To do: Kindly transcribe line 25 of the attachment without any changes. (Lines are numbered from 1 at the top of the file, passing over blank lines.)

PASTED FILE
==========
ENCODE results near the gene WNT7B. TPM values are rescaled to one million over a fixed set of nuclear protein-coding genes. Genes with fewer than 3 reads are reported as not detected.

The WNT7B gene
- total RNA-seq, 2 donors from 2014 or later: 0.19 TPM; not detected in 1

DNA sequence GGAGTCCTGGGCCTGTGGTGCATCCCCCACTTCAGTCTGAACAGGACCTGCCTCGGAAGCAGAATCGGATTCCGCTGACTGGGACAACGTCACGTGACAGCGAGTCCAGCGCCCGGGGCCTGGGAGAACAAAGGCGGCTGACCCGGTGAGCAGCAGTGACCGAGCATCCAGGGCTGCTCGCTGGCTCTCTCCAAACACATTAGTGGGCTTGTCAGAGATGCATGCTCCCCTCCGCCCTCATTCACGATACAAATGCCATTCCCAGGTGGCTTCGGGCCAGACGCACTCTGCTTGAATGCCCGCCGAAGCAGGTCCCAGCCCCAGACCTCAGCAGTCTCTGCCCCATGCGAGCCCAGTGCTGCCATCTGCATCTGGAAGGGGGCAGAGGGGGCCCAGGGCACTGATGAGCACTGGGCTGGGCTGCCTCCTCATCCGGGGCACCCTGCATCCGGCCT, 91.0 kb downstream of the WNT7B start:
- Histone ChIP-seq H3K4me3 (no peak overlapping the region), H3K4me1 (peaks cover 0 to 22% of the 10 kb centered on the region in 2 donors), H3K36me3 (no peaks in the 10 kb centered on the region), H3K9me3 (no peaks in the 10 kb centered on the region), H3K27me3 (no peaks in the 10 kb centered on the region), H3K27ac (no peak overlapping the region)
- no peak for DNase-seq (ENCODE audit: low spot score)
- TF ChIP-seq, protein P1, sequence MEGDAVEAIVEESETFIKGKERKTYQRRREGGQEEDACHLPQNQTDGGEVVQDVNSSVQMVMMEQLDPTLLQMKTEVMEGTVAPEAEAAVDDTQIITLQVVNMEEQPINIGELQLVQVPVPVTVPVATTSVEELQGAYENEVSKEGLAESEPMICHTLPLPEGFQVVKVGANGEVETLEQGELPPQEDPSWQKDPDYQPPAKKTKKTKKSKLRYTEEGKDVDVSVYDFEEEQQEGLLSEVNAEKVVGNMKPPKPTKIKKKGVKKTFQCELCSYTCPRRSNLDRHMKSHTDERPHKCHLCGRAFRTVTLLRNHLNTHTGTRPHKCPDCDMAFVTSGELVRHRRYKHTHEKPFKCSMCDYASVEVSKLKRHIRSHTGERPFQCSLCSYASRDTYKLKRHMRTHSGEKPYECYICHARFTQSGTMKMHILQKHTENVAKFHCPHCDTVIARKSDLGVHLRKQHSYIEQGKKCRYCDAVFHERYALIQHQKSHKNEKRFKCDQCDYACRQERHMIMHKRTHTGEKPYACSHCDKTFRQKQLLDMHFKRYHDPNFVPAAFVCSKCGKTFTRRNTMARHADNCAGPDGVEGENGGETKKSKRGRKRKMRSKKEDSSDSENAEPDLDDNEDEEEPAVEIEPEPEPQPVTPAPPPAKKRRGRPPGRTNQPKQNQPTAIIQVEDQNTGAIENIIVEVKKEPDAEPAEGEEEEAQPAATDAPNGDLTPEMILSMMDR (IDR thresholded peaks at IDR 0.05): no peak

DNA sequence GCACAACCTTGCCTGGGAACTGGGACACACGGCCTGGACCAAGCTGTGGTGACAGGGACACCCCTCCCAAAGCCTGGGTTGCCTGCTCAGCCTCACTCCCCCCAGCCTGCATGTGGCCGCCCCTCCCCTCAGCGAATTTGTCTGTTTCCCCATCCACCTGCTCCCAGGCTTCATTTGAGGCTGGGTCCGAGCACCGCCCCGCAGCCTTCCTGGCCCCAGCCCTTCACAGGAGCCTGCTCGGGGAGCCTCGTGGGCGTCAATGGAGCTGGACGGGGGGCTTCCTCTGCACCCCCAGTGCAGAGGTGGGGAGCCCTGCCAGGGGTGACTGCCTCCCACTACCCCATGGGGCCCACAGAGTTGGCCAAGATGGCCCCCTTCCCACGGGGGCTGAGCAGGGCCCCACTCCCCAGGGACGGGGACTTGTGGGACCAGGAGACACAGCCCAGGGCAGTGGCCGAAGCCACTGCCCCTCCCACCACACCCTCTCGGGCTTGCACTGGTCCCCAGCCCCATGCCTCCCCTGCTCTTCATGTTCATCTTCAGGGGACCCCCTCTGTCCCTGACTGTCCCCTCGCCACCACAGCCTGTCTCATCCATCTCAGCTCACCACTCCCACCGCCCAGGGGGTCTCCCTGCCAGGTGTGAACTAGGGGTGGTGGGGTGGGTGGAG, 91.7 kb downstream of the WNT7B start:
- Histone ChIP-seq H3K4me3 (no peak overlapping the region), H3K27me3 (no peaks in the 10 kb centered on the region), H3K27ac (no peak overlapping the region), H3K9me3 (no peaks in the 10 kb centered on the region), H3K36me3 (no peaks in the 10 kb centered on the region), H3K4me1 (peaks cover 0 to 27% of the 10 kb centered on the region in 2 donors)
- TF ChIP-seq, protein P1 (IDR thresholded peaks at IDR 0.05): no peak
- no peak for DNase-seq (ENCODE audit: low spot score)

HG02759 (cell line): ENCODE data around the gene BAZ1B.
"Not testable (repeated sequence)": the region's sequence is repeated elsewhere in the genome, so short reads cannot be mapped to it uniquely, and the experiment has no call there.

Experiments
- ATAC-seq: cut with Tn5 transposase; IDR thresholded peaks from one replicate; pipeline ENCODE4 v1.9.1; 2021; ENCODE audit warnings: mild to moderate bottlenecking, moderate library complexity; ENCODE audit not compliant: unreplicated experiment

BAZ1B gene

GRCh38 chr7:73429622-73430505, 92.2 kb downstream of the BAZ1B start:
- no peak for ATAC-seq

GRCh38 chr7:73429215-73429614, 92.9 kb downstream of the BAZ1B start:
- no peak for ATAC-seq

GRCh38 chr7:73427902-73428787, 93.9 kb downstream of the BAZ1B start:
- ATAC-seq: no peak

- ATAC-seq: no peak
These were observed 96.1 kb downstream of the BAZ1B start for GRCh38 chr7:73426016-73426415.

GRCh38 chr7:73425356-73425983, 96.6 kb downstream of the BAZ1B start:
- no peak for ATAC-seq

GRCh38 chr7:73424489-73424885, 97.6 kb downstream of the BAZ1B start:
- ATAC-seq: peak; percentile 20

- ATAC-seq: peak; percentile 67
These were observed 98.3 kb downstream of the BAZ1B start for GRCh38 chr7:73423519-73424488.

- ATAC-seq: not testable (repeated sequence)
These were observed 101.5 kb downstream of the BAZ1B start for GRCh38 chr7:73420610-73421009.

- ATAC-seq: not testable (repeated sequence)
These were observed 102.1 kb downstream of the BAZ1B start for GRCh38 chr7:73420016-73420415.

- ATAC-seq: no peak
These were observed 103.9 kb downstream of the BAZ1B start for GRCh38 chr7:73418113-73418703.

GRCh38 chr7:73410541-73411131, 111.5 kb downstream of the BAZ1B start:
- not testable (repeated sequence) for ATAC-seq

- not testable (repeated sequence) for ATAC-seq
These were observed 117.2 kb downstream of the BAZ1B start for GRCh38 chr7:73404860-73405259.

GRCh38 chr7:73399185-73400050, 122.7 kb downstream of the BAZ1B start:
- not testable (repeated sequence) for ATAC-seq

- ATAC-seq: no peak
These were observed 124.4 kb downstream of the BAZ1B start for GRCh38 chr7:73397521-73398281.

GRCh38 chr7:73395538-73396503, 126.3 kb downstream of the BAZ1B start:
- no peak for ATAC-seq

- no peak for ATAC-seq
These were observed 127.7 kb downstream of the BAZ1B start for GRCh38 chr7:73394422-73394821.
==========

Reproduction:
GRCh38 chr7:73425356-73425983, 96.6 kb downstream of the BAZ1B start: